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sysctl, sysctlbyname, sysctlnametomib
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Get or set system information.

#include <sys/types.h>
#include <sys/sysctl.h>

sysctl(int *name, u_int namelen, void *oldp, 
       size_t *oldlenp, void *newp, size_t newlen);

sysctlbyname(const char *name, void *oldp, 
             size_t *oldlenp, void *newp, size_t newlen);

sysctlnametomib(const char *name, int *mibp, size_t *sizep);


The sysctl() function retrieves system information and allows processes with appropriate privileges to set system information. The information available from sysctl() consists of integers, strings, and tables. Information may be retrieved and set from the command interface using the sysctl utility.

Unless explicitly noted below, sysctl() returns a consistent snapshot of the data requested. Consistency is obtained by locking the destination buffer into memory so that the data may be copied out without blocking. Calls to sysctl() are serialized to avoid deadlock.

The state is described using a ``Management Information Base'' (MIB) style name, listed in name , which is anamelen length array of integers.

The sysctlbyname() function accepts an ASCII representation of the name and internally looks up the integer name vector. Apart from that, it behaves the same as the standard sysctl() function.

The information is copied into the buffer specified by oldp . The size of the buffer is given by the location specified by oldlenp before the call, and that location gives the amount of data copied after a successful call and after a call that returns with the error code ENOMEM . If the amount of data available is greater than the size of the buffer supplied, the call supplies as much data as fits in the buffer provided and returns with the error code ENOMEM. If the old value is not desired, oldp and oldlenp should be set to NULL.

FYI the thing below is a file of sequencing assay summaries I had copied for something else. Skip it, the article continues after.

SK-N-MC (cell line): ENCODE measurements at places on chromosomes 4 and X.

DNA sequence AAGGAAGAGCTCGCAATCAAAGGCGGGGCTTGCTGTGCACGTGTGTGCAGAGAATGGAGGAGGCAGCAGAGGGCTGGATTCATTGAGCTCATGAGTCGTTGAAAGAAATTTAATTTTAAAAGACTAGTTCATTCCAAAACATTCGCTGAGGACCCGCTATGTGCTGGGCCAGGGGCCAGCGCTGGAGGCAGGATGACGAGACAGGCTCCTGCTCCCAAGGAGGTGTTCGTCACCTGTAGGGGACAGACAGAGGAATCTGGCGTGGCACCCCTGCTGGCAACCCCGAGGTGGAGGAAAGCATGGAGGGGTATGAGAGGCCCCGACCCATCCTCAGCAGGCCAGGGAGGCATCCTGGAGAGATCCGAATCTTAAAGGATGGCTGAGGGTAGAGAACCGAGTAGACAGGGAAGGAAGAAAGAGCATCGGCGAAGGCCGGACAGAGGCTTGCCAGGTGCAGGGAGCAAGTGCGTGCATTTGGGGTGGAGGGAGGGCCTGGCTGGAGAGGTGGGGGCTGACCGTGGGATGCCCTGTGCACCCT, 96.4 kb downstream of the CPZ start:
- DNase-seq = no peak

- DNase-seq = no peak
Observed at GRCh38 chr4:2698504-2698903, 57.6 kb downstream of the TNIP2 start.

The size of the available data can be determined by calling sysctl() with the NULL argument for oldp. The size of the available data will be returned in the location pointed to by oldlenp. For some operations, the amount of space may change often. For these operations, the system attempts to round up so that the returned size is large enough for a call to return the data shortly thereafter.

To set a new value, newp is set to point to a buffer of length newlen from which the requested value is to be taken. If a new value is not to be set, newp should be set to NULL and newlen set to 0.

The sysctlnametomib() function accepts an ASCII representation of the name, looks up the integer name vector, and returns the numeric representation in the mib array pointed to by mibp . The number of elements in the mib array is given by the location specified by sizep before the call, and that location gives the number of entries copied after a successful call. The resulting mib and size may be used in subsequent sysctl() calls to get the data associated with the requested ASCII name. This interface is intended for use by applications that want to repeatedly request the same variable (the sysctl() function runs in about a third the time as the same request made via the sysctlbyname() function). The sysctlnametomib() function is also useful for fetching mib prefixes and then adding a final component. For example, to fetch process information for processes with pid's less than 100:

int i, mib[4];
size_t len;
struct kinfo_proc kp;

/* Fill out the first three components of the mib */
len = 4;
sysctlnametomib("", mib, &len);

/* Fetch and print entries for pid's < 100 */
for (i = 0; i < 100; i++) {
        mib[3] = i;
        len = sizeof(kp);
        if (sysctl(mib, 4, &kp, &len, NULL, 0) == -1)
        else if (len > 0)

The top level names are defined with a CTL_ prefix in <sys/sysctl.h>, and are as follows. The next and subsequent levels down are found in the include files listed here, and described in separate sections below.

Name Next level names Description
CTL_NET sys/socket.h Networking

For example, the following retrieves the maximum number of processes allowed in the system:

int mib[2], maxproc;
size_t len;

mib[0] = CTL_KERN;
mib[1] = KERN_MAXPROC;
len = sizeof(maxproc);
sysctl(mib, 2, &maxproc, &len, NULL, 0);

To retrieve the standard search path for the system utilities:

int mib[2];
size_t len;
char *p;

mib[0] = CTL_USER;
mib[1] = USER_CS_PATH;
sysctl(mib, 2, NULL, &len, NULL, 0);
p = malloc(len);
sysctl(mib, 2, p, &len, NULL, 0);